The Sustainable Cleveland 2019 summit was unlike any other conference or summit I had attended. I have been to plenty where the goal was simply to raise awareness- Typically a parade of talking heads followed up by urgent pleas to do something in the future.
The Cleveland Summit was much different. It took some 700 attendees who represented a cross-section of the community and put them to work on development of an strategic plan to build green jobs in Northeast Ohio.
The process used was called "Appreciative Inquiry" (AI) which was developed by Professor Cooperrider at Case Western Reserve University. AI has been used by businesses and even the United Nations. AI's basic concept is that small groups put limits on development of a strategic plans. For that reason it is much better to tap into the knowledge of a large group.
I have to say I was skeptical of the process going in. But I was continually amazed at the number of talented people in my working groups that represented a cross-section of the community. Here are some examples of people who sat at my tables:
- Non-profit representatives
- Small business owners
- Sustainability experts
- City and County Government Officials
- Attendees from other cities and countries
It was a great mix and cross-section of the community. I would be lying if I didn't find some of the ideas and opinions offered to be "wild" or out of touch with reality. There were also times when the Summit got to be a bit too much cheer-leading and not enough specific action. However, there was no denying the energy and purpose of the group.
There was an excellent advance briefing paper that was given to participants. The Sustainable Cleveland briefing paper includes good information as to groups, initiatives and progress to date in Northeat Ohio on sustainability. There were also notable speakers at the Summit. Here are a couple thoughts or observations that I found interesting that were offered by some of the speakers:
- Mayor Jackson's opening remarks: He said Cleveland had made the mistake in the past of waiting to change course until the economy had improved. He said "Cleveland won't make that mistake again" and that Cleveland will "emerge first in developing a green economy." My comment: I like the sentiment of not waiting, but Cleveland is already behind many other cities in moving this direction. We have to be realistic in our assessment of where we are now to get some place in the future...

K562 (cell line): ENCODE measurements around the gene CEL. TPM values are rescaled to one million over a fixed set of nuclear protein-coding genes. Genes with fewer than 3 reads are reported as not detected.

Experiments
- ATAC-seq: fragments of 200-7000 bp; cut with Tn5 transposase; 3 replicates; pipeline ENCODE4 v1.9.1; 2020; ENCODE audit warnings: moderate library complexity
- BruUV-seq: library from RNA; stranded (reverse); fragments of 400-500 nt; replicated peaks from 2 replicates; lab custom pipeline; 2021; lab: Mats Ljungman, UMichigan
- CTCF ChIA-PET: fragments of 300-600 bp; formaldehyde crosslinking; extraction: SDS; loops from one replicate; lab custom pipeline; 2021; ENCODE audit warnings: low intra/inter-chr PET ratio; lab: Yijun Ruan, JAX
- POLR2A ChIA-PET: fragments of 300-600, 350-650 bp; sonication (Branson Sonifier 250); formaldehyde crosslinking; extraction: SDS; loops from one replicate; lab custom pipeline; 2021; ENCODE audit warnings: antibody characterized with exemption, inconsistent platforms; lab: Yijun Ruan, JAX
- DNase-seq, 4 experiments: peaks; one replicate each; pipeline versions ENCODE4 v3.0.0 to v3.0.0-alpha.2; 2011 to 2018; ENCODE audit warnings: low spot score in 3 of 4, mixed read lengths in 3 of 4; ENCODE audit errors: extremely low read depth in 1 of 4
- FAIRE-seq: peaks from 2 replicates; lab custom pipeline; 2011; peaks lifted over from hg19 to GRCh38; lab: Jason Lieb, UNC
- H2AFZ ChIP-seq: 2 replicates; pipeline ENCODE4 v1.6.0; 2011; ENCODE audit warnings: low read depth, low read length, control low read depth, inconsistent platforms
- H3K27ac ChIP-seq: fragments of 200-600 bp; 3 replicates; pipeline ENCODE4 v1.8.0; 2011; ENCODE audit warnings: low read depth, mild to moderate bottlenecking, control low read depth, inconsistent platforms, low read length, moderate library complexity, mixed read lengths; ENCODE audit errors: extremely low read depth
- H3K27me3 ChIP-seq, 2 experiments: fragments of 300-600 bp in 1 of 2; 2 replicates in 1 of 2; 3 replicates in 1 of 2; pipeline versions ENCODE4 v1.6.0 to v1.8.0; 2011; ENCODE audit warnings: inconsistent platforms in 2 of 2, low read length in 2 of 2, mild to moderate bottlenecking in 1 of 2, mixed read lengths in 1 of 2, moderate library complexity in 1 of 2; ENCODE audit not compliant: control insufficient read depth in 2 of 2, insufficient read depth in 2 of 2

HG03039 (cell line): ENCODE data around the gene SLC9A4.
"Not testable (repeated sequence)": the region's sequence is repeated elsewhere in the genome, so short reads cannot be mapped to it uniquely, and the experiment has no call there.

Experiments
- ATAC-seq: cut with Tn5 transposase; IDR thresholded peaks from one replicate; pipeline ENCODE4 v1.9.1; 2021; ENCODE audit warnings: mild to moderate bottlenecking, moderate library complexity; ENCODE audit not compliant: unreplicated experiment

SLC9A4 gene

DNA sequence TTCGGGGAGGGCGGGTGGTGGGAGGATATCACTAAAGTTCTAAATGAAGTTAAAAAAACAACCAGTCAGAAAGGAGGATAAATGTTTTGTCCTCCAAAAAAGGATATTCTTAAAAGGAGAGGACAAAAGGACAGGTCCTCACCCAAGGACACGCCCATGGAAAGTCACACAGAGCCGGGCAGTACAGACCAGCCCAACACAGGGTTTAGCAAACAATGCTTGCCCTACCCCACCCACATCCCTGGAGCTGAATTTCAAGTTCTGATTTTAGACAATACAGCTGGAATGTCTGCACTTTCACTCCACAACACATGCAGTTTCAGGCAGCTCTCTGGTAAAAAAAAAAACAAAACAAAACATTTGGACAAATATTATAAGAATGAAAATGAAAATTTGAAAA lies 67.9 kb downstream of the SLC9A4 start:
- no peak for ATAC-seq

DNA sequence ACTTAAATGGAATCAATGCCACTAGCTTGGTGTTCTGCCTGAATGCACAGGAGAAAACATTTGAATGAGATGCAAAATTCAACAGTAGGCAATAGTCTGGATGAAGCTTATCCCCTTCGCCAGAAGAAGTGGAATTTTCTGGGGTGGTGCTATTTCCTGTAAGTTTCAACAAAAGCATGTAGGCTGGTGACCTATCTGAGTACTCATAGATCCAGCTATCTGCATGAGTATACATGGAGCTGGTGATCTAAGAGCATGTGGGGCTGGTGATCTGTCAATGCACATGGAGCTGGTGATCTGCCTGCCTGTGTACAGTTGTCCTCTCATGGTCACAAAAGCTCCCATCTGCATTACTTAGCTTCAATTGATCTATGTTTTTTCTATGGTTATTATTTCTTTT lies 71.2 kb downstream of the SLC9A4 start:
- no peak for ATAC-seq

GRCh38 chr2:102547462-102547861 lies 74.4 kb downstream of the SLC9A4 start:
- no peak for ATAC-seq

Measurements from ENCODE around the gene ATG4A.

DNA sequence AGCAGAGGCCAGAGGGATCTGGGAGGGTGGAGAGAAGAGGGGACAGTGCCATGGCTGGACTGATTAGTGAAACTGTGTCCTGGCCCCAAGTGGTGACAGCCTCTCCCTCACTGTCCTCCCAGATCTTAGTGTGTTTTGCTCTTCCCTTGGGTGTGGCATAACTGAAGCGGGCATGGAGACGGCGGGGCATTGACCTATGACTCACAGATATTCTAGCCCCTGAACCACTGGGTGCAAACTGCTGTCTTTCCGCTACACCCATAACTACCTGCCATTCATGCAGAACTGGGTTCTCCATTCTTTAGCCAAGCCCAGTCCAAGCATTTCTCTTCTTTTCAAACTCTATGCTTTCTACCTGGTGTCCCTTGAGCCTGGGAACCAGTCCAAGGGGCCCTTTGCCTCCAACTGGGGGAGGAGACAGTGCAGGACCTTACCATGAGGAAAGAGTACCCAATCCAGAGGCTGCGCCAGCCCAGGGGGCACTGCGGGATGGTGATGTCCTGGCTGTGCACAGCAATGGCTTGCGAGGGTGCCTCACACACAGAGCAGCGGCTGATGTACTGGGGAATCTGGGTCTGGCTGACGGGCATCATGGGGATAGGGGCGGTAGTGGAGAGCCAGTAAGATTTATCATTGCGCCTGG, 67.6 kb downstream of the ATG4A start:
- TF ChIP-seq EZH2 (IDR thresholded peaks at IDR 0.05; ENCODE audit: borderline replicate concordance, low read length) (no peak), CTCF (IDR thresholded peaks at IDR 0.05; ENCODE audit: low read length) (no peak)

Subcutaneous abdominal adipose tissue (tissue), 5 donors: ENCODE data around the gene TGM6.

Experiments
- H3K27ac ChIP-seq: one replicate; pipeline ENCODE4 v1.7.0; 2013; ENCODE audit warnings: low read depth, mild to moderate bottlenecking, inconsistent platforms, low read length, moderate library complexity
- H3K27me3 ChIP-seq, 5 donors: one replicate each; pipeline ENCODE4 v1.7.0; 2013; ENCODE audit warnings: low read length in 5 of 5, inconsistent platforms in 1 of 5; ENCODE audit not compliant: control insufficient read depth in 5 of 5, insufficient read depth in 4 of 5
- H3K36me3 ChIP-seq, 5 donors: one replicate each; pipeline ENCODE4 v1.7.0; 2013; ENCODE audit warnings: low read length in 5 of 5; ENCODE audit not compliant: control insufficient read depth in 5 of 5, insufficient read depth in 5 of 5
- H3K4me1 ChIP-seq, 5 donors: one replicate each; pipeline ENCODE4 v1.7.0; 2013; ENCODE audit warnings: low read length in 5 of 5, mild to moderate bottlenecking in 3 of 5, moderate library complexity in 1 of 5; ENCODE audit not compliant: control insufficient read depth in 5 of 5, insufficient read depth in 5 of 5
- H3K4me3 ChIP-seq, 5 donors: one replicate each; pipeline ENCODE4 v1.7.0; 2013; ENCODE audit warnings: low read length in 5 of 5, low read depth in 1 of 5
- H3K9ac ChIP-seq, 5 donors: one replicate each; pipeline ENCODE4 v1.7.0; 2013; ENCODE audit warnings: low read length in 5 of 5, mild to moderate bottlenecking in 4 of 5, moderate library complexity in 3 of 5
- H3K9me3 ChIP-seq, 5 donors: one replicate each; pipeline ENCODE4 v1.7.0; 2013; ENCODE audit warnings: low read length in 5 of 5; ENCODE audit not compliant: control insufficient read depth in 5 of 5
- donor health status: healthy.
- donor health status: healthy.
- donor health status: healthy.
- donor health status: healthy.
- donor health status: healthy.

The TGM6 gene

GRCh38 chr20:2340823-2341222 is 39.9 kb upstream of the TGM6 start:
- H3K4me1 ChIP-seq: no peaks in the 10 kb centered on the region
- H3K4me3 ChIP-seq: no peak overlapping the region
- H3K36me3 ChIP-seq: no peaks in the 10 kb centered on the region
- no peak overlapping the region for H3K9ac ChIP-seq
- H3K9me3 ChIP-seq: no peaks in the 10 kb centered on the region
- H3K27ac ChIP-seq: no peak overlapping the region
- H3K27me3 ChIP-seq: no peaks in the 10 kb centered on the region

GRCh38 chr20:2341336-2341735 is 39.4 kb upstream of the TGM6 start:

- Van Jones of the Obama Administration: He made the observation that everyone points to China as the example of a dirty or old style industrial economy. He said China has seen the direction of the future economy and is spending $12 million dollars an hour on development of clean energy. My comment: I thought this really was a good observation that we are in a global competition of developing clean energy.
- Dr. Peter Senge, MIT: He made some interesting observations regarding sustainability principles. For example, to produce a computer chip you must use 630 times the weight of the chip in materials to construct it. That is an amazing amount of waste those goes into developing a single small product. The observation was made to show the opportunity to reduce waste in the process thereby saving money
Overall, I thought the Summit was a testament to the a growing positive attitude in Cleveland about change. Attendees were willing to devote three days in dark hall of the Convention Center to discuss these topics and develop a plan.
A Dose of Reality
I will conclude by making an observation regarding building success out of the Summit. I was lucky to participate directly in the Great Lakes Regional Collaboration (GLRC). The GLRC was a on-going process to develop a plan for protecting and cleaning up the Great Lakes. It was initiated by President Bush by Executive Order. The idea was to follow the Florida Everglades model and secure significant funding for restoration of the Great Lakes.
The GLRC was on a scale five times the size of the Cleveland Sustainability Summit. It involved multiple federal agencies, Indian tribes, state representatives, non-profit groups and environmental groups.
Similar to the Cleveland Sustainability Summit there was tremendous energy and optimism from the participants. However, that optimism also led to the inclusion of some very unrealistic goals and actions in the GLRC plan for the Great Lakes. I remember continually raising the concern that the plan had to be realistic and build toward the future.
Some of the most unrealistic proposals were included in the final plan. What happened...after a full year in development, the plan was virtually shelved due to budget concerns at the federal level. Participants were disheartened and charges were thrown around that the process was purely a political tool.
I hope the concept of a lasting 10 year strategic plan for attracting green jobs to Cleveland does not follow a similar path. Significant progress is possible, but it must include a dose of reality.